Tell me who your friends are…
OFF TANGENT - Aven Piramide (The Freeman) - January 23, 2019 - 12:00am

Immediately after President Duterte announced being favorable to President Marcos’ remains laid in the Libingan ng mga Bayani, he drew a harsh line between a huge, though visibly-diminished, political block called Marcos loyalists and those who suffered, in innumerable ways, from the Martial Law years. In the following days, people from both for and against burying the remains of Da Apo resorted to mass actions. The voice of the opposition accused the president of being friendly to the Marcoses.

 

The Supreme Court spoke on the issue and even in such divided wisdom of the highest tribunal, the nation bowed. Some of us mumbled disturbing remarks, but yes, we, too, bowed. The court’s decision favoring the entombment of Marcos in the place reserved for heroes, ironically speaking, put to rest a running argument on the propriety of such heroic accommodation. It was understandable though that the glaring absence of unanimity of thought among the learned justices added weight to the disquieting perception that the friendliness of the president to the Marcoses was a ponderous factor in the court’s ruling. Needless to say, the decision somehow also succeeded to stoke the angsts of the Martial Law victims.

 While the margin of victory of President Duterte was carved in unprecedented numbers, the triumph of Leni Robredo over Ferdinand Marcos Jr. was rather close. After Robredo was declared vice president, protest and counter protest were filed. On this issue, the president sent a clear signal. President Duterte is a friend of Marcos Jr. In one occasion, he declared that Robredo, a lawyer like him, was incompetent to become president of the republic such that if he were to step down from Malacanang, he would want Marcos Jr. to succeed. The president knew, as he should, that his friendly preference for Marcos Jr. as his successor would desecrate the constitution but I could only surmise that he did that precisely as a feigned signal to the Presidential Electoral Tribunal.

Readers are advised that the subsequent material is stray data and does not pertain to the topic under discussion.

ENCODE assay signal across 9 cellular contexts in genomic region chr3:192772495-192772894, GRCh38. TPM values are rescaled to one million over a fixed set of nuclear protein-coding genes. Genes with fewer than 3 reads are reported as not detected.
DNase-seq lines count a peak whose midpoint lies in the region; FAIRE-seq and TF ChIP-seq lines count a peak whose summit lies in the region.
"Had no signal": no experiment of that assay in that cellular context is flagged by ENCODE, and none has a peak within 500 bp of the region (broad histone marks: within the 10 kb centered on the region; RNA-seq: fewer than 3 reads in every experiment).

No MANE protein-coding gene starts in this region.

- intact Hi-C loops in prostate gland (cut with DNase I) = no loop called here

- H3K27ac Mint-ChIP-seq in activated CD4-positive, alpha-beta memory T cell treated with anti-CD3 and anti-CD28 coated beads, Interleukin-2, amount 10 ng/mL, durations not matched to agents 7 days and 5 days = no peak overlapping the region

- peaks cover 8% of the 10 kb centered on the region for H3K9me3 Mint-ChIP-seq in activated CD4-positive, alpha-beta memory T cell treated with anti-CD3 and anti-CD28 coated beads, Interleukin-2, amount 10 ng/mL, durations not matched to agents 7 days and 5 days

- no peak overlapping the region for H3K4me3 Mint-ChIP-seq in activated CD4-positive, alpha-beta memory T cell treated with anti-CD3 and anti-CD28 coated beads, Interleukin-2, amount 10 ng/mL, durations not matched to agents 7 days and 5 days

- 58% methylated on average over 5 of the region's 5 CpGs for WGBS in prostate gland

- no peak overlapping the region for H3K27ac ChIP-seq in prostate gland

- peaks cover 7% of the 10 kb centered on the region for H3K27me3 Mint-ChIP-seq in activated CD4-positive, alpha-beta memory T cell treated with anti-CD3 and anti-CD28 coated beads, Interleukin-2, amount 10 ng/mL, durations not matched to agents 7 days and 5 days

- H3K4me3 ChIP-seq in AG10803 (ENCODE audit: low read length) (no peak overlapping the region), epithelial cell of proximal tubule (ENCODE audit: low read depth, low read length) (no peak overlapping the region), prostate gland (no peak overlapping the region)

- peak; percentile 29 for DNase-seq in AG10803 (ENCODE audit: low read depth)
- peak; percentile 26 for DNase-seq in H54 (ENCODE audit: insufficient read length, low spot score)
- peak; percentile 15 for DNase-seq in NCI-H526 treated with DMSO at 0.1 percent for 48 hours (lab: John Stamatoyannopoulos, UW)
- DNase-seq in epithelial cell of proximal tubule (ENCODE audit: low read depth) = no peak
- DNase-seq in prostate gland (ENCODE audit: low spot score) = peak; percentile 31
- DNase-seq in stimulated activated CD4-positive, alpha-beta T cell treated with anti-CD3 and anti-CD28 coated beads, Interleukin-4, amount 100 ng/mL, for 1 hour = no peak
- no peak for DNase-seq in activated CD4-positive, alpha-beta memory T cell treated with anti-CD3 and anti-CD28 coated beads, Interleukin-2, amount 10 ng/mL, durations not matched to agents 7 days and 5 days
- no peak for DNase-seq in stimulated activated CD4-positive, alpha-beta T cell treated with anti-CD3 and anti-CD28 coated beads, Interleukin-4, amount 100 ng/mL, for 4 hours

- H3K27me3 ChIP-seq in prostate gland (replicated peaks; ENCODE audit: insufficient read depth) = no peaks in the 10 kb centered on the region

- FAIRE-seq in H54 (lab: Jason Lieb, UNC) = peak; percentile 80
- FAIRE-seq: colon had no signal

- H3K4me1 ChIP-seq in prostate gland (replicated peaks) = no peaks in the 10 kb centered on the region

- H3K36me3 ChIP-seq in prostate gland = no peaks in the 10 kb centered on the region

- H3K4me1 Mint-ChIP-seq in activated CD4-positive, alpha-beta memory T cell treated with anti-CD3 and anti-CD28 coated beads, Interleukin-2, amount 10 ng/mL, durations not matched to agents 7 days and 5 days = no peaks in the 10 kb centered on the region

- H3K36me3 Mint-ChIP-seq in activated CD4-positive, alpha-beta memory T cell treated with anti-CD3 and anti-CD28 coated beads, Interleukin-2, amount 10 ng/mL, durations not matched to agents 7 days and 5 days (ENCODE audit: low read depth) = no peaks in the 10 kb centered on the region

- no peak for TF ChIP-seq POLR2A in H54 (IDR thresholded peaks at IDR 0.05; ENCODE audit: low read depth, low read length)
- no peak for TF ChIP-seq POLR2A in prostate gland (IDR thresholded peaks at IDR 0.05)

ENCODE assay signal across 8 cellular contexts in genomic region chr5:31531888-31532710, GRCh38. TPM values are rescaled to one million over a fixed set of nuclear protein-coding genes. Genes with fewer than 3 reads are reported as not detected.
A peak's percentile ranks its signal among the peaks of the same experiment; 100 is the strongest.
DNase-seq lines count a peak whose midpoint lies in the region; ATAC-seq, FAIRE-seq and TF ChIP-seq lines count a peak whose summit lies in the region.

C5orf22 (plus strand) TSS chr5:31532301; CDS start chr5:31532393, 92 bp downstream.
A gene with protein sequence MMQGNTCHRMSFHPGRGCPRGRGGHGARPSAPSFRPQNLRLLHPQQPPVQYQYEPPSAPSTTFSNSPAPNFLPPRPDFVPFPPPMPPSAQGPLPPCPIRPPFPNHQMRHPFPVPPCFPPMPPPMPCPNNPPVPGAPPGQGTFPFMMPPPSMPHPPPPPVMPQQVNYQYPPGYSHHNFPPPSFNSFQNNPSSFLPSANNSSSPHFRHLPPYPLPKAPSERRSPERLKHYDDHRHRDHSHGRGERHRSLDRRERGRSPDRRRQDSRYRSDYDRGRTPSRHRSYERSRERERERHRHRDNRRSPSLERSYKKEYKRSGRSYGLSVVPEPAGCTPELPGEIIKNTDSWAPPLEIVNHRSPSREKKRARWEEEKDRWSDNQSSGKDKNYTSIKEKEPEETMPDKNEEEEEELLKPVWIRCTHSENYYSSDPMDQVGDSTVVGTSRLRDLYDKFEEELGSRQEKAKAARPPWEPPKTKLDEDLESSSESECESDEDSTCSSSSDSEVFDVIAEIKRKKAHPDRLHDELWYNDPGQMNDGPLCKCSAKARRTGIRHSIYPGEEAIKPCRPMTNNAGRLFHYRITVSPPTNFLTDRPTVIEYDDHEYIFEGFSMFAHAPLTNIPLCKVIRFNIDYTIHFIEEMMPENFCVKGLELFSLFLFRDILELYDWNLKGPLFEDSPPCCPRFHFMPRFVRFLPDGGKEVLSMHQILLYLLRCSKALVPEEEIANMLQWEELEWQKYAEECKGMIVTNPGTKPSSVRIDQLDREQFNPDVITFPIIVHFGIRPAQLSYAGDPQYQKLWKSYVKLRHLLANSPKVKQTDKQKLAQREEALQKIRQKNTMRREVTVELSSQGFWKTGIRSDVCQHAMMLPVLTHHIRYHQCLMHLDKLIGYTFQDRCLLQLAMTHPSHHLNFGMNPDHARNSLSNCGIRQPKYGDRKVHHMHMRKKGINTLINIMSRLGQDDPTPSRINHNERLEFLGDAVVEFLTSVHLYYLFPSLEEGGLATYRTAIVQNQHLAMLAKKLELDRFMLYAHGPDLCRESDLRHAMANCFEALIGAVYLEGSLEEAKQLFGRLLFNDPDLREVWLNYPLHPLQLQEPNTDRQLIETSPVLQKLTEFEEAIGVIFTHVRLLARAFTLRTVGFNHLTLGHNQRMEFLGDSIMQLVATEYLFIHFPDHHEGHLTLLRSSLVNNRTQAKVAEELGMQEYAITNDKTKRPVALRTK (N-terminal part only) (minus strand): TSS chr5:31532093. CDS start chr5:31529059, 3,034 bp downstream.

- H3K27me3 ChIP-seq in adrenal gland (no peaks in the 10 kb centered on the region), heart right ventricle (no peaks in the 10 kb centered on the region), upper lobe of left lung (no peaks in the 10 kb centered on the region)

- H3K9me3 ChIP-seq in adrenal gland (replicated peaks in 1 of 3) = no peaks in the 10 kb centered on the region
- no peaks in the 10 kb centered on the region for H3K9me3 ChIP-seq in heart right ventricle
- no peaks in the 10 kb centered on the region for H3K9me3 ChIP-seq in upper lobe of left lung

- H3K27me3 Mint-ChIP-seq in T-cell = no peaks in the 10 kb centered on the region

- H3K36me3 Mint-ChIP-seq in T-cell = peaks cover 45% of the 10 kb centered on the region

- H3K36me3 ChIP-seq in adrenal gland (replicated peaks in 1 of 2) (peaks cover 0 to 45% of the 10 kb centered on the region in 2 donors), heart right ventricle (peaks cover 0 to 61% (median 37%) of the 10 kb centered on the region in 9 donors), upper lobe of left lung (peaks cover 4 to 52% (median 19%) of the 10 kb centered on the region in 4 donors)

Few days ago, I saw a paid political advertisement on prime time television. There were several spots and I imagined the staggering cost the propaganda incurred. Davao City Mayor Sara Duterte, the president’s daughter, endorsed, in differently-crafted statement, the candidacy of candidate for senator Imee Marcos, the daughter of the late Marcos. The endearing smiles of the endorser and the endorsee could probably be traced to decades-old friendship. It could also be a result of focused practice. Upon viewing that propaganda, my memory, despite being frailed by seniority, traveled to a distant past. Imelda Marcos, widow of President Ferdinand, and now congresswoman, went to several areas in the country to raise the hands of the KBL candidates whenever there were elections. Her credentials included her being governor of Metro Manila. The endorsements done by the then first lady presumably carried distinct advantage of being likewise endorsed by the sitting president. Undoubtedly that was also the message of Mayor Sara -- Duterte, the president, endorsed a Marcos for senator.

   As the saying goes, tell me who your friends are and I’ll tell you who you are.

MARTIAL LAW
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